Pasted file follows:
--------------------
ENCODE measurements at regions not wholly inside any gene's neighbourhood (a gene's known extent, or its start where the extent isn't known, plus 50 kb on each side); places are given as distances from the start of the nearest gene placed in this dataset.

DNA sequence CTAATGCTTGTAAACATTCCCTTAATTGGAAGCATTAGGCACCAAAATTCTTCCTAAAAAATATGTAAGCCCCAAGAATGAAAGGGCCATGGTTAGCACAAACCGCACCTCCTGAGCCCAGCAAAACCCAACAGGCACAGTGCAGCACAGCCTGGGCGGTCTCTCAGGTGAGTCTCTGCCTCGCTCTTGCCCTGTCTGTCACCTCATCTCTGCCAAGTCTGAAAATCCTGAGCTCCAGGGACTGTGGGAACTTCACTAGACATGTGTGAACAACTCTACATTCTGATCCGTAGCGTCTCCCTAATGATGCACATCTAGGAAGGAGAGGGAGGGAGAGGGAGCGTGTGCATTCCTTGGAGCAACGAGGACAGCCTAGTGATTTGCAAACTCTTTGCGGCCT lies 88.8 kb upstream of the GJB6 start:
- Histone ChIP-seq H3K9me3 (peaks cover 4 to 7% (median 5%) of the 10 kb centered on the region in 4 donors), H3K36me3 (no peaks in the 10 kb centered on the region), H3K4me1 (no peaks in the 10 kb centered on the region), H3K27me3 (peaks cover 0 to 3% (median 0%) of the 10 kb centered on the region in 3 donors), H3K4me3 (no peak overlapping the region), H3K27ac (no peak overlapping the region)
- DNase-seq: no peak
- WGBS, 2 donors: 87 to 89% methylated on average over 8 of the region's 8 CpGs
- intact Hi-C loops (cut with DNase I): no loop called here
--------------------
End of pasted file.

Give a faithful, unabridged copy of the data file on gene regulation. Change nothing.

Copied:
ENCODE measurements at regions not wholly inside any gene's neighbourhood (a gene's known extent, or its start where the extent isn't known, plus 50 kb on each side); places are given as distances from the start of the nearest gene placed in this dataset.

DNA sequence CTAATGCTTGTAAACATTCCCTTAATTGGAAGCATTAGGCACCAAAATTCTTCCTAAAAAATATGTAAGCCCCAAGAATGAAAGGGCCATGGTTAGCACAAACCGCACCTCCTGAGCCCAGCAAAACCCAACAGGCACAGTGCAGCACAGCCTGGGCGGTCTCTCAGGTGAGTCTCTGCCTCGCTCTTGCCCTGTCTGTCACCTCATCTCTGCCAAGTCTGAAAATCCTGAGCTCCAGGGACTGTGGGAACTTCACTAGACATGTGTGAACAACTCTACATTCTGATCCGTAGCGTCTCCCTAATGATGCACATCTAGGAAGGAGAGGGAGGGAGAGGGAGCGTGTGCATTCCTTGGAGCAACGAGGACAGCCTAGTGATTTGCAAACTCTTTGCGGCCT lies 88.8 kb upstream of the GJB6 start:
- Histone ChIP-seq H3K9me3 (peaks cover 4 to 7% (median 5%) of the 10 kb centered on the region in 4 donors), H3K36me3 (no peaks in the 10 kb centered on the region), H3K4me1 (no peaks in the 10 kb centered on the region), H3K27me3 (peaks cover 0 to 3% (median 0%) of the 10 kb centered on the region in 3 donors), H3K4me3 (no peak overlapping the region), H3K27ac (no peak overlapping the region)
- DNase-seq: no peak
- WGBS, 2 donors: 87 to 89% methylated on average over 8 of the region's 8 CpGs
- intact Hi-C loops (cut with DNase I): no loop called here